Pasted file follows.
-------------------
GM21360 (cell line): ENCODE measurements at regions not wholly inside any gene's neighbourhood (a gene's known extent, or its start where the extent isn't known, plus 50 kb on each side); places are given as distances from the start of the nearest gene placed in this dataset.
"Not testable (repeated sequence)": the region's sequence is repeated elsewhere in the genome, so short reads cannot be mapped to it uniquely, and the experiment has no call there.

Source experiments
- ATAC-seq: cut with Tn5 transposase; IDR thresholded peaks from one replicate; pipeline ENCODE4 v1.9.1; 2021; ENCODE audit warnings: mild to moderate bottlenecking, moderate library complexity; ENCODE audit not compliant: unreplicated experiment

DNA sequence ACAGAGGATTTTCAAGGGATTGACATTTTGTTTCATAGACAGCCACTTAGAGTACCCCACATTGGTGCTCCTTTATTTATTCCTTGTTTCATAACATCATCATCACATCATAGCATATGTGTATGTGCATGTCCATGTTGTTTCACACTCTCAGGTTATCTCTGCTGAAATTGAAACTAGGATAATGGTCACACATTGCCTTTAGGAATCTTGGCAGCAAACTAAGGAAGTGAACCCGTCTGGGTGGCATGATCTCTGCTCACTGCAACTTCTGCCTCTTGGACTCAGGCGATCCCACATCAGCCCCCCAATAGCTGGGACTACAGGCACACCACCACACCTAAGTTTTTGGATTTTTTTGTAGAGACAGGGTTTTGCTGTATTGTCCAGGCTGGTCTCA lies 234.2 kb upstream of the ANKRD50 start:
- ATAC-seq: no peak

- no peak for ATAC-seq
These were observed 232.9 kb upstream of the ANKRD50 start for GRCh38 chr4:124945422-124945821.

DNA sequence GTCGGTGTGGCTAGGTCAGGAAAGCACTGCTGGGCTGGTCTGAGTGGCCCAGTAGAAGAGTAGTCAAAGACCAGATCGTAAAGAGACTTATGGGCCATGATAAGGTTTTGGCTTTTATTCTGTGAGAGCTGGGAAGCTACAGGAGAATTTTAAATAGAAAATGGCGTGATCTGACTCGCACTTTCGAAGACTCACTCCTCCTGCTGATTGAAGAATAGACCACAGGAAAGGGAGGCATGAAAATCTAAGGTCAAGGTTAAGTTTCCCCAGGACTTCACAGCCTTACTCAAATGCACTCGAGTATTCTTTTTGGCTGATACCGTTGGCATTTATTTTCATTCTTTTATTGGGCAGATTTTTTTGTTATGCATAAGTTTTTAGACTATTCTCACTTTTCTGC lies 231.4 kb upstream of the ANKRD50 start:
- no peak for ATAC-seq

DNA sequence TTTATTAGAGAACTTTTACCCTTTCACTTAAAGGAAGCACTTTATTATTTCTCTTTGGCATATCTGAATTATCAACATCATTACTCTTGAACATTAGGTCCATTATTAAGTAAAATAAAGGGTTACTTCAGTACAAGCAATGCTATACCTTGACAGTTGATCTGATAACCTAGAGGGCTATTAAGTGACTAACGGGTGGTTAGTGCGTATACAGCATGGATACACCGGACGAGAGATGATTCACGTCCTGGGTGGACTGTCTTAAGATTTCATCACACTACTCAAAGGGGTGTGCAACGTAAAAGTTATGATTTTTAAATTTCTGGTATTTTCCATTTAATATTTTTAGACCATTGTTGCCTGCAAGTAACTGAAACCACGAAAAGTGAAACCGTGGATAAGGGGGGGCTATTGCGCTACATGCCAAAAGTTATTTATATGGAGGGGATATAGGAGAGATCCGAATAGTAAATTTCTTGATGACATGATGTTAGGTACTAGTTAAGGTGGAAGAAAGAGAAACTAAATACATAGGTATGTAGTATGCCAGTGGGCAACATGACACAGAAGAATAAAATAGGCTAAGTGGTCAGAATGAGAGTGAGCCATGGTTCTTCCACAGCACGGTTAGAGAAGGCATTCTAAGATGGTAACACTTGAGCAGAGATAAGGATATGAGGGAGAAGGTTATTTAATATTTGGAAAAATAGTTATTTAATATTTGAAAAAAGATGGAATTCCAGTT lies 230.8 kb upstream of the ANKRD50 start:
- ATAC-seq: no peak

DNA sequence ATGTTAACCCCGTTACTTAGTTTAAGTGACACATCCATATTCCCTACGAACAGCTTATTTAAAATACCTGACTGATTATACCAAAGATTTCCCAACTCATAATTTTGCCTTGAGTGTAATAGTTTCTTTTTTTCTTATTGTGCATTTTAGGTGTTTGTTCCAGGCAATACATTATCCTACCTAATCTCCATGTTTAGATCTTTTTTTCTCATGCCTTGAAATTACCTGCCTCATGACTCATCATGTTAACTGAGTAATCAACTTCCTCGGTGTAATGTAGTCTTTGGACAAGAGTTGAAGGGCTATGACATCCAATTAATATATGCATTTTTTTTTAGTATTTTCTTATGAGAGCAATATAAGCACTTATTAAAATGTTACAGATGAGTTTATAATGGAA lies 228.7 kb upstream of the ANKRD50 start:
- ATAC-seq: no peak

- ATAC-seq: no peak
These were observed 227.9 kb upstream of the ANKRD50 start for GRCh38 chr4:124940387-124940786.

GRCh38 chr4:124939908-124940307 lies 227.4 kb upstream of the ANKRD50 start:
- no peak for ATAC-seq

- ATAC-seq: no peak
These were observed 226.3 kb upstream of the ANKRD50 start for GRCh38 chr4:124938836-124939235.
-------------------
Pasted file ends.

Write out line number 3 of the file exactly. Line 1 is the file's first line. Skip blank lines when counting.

Source experiments